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Old 03-08-2016, 01:36 PM   #11
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I've heard this before. I have made this a practice with my good paring knives, but I tend to beat up chef knives (plus I cant afford a good chef knife yet) so I don't care if they air dry. I never put any knives in the dishwasher except butter knives and cheap steak knives
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Old 10-29-2016, 03:22 PM   #12
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Yes, dullness makes sense.

Particularly if you have been cutting acidic food like tomatoes. I always rinse my knives and dry them off with a towel, sometimes more than once per meal cooked, and always before putting them away. No steel is truly stainless/corrosion proof. Stain-resistant is closer to the truth.
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Old 10-31-2016, 07:07 AM   #13
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My father was great with knives. He always invested a lot of money in them, and kept them in immaculate condition. He would clean the blades immediately after use, and always put them away straight away. He invariably sharpened them before use. I've followed in his footsteps, not because I know what I'm doing, but because I learned it from him. I'm useless at sharpening them though, and that's become OH's job in our house. We also have serrated-edge table knives (very popular in Italy, everybody uses them in the home) with blades made from not-so-high quality stainless steel and plastic handles. Very good for slicing lemons and tomatoes etc. as well - and lots of other uses as well. I've never left any of my knives in water for long periods of time, especially when a friend of ours years ago told me that prolonged soaking would damage them, causing rust. I try to take care of them, too, because of the ever-increasing price if I had to replace! Mine are Sabatier knives, not the most expensive in the world, like a good Japanese knife, but very suited to the use that a keen cook puts them to.

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Old 10-31-2016, 07:16 AM   #14
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The MAC knives I got at school came with specific instructions with their lifetime guarantee.

- NEVER put them in the dishwasher (especially the commercial ones but home ones are almost as bad). It really does dull them and can pit them as well. We saw it happen to a few people and these aren't cheap knives!
- ALWAYS dry by hand (as Andy's article said). Watermarks can weaken the surface of the knife over time.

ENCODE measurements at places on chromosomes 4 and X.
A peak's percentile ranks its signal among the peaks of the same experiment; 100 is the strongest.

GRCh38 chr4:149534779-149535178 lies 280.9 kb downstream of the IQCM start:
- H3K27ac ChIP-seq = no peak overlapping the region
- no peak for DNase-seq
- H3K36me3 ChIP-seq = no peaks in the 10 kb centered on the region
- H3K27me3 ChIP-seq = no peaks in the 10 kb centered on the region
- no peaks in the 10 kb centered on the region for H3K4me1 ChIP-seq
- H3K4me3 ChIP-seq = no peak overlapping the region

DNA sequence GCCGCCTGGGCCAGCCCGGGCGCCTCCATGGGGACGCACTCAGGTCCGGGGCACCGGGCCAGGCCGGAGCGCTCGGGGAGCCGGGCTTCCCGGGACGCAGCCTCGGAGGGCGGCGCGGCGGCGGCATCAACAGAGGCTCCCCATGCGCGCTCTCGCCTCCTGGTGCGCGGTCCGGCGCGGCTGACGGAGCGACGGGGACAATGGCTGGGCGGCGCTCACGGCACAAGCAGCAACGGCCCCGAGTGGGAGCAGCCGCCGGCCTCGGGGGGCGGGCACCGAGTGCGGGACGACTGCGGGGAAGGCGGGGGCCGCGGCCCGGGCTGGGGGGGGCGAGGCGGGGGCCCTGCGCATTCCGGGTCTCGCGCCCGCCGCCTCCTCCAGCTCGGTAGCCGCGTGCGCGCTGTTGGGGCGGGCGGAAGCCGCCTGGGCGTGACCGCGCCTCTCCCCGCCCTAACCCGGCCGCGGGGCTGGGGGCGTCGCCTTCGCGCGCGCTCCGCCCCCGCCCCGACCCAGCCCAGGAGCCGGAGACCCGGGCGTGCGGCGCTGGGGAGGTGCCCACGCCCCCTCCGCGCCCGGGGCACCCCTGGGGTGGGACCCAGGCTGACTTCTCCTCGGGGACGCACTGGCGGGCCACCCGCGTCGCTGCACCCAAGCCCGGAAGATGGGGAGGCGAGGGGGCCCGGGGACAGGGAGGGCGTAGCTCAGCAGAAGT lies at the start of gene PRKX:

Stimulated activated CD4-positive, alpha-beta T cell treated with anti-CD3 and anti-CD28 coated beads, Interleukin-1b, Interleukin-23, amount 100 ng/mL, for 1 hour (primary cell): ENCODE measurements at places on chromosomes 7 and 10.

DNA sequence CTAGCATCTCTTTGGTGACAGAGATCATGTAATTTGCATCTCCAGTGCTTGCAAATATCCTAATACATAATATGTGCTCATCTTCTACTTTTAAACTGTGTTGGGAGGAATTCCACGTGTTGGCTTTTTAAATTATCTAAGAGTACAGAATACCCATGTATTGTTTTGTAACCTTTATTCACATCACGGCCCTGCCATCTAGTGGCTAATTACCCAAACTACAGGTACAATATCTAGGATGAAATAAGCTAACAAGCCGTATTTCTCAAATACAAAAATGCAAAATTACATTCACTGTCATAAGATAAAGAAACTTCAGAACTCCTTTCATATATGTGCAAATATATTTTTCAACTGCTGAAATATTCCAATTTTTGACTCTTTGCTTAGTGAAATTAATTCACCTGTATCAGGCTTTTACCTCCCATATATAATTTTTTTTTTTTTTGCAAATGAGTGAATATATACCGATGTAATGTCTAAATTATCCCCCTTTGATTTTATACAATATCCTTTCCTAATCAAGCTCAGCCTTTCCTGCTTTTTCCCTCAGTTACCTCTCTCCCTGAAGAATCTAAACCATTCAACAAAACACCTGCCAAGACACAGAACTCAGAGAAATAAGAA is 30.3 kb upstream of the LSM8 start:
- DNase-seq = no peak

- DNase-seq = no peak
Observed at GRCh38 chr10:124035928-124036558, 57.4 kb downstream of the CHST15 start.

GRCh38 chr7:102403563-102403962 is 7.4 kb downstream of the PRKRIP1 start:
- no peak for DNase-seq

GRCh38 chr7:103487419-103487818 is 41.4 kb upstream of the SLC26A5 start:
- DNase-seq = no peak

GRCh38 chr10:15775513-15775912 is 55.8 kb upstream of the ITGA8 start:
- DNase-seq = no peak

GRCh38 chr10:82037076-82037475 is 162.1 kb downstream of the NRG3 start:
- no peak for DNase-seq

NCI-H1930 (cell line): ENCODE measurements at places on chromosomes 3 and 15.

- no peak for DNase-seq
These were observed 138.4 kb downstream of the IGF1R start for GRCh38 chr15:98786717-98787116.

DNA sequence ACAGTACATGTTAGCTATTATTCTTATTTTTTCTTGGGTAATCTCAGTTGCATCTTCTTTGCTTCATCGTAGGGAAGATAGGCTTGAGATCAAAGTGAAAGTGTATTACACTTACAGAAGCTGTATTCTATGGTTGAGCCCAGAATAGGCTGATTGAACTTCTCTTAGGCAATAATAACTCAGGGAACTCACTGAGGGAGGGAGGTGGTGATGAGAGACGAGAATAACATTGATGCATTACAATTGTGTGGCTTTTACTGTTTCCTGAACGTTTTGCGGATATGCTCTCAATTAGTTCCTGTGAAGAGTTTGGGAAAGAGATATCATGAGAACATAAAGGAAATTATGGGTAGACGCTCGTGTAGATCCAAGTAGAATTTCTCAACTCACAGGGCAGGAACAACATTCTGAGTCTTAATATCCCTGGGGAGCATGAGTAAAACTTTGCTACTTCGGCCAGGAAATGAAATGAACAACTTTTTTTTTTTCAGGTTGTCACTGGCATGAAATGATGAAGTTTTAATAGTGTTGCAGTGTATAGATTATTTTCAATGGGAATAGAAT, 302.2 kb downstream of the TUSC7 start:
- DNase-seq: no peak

- ALWAYS clean your knives immediately (this one I think is a little overkill) tomatoes were mentioned but garlic is another bad one - it dries onto the knife and becomes hard to remove
- NEVER soak knives. It is bad for both blade and handle.

There are a few more, but I think you get the idea...
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Old 10-31-2016, 07:29 AM   #15
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Most kitchen knives these days are stainless steel, and a lot more forgiving, I think.

I inherited a bunch of my dad's commercial butcher knives, which are all high carbon steel. Very high maintenance knives. I don't use them all that much, except for a certain boning knife that I like. But forget cutting a tomato with it. I've left it sitting on the counter while eating and come back 15 minutes later to find dark spots on it from the acid in foods. A little Bar Keeper's Friend cleans it right up.

Some of dad's knives date from the 1940s. They still sharpen up nicely and hold their edge. But I don't use them for every day tasks. And I rub them with a little food grade mineral oil before storing, as even the moisture in the air will cause them to rust in a few months time.
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Old 10-31-2016, 09:29 AM   #16
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I'm jealous.......I have nothing but relatively cheap knives....would kill for my grandfather's pocket knife.....it could remove fine down hair off an arm.....I know, cause he did when I got stung by a bumble bee......
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Old 10-31-2016, 09:56 AM   #17
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I thought the article was crap when I read it. Aside from the statement that moisture will dull a clean knife, they mentioned that old wives tale about dull knives being more dangerous. But...

...if it's on the internet, it must be true.
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